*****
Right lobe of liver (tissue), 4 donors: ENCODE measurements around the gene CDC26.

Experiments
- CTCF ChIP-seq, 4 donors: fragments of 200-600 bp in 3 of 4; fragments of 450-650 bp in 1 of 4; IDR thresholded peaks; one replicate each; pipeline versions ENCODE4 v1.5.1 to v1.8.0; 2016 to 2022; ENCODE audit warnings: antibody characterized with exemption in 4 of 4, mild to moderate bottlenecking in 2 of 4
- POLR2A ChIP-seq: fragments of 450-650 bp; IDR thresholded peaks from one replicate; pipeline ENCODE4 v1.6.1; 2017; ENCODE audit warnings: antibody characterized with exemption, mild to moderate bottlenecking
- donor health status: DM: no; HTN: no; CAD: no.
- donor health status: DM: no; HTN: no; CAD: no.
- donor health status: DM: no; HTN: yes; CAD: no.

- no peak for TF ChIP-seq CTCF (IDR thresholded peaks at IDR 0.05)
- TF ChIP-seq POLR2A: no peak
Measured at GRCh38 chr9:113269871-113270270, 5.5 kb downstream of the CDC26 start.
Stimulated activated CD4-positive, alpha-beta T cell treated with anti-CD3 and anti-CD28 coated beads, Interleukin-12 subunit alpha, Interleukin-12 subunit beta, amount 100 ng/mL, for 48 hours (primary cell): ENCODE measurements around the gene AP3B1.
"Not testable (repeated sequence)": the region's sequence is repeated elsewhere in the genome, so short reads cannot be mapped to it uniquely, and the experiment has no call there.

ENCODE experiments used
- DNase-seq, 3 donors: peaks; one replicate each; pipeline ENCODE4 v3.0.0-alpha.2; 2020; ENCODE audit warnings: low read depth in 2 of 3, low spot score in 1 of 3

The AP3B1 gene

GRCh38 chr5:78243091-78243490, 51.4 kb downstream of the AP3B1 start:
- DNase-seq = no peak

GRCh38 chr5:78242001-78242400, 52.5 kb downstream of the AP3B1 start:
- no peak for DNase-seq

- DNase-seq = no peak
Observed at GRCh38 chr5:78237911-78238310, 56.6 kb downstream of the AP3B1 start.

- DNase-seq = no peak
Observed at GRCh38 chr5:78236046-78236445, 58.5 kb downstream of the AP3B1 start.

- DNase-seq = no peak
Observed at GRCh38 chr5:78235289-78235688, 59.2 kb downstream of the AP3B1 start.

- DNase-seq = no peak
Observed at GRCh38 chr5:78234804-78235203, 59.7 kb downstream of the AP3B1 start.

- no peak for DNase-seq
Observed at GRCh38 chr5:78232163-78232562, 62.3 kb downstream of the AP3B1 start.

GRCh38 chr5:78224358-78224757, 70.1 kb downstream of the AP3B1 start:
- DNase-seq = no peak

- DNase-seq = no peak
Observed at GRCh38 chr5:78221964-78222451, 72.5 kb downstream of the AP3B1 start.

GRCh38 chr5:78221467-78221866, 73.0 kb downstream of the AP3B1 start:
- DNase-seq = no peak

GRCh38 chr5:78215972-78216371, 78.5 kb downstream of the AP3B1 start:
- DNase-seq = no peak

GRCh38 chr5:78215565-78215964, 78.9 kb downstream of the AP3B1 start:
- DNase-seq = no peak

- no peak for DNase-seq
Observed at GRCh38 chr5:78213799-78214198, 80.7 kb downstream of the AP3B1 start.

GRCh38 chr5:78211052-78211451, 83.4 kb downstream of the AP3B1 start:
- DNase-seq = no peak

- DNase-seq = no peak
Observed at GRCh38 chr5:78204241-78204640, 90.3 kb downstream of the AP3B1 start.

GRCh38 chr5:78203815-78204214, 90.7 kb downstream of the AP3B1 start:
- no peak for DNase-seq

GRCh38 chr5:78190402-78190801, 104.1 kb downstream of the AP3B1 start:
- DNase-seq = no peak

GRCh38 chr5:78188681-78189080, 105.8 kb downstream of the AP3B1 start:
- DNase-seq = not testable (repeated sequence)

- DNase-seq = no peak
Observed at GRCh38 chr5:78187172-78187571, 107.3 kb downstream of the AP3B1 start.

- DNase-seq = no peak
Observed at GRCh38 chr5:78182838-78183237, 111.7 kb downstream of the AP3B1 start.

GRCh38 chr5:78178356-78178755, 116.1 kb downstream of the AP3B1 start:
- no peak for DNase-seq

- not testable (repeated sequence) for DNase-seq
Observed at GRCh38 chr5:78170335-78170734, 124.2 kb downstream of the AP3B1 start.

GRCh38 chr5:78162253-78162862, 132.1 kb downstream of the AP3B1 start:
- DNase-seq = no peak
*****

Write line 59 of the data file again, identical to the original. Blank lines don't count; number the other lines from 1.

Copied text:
Observed at GRCh38 chr5:78170335-78170734, 124.2 kb downstream of the AP3B1 start.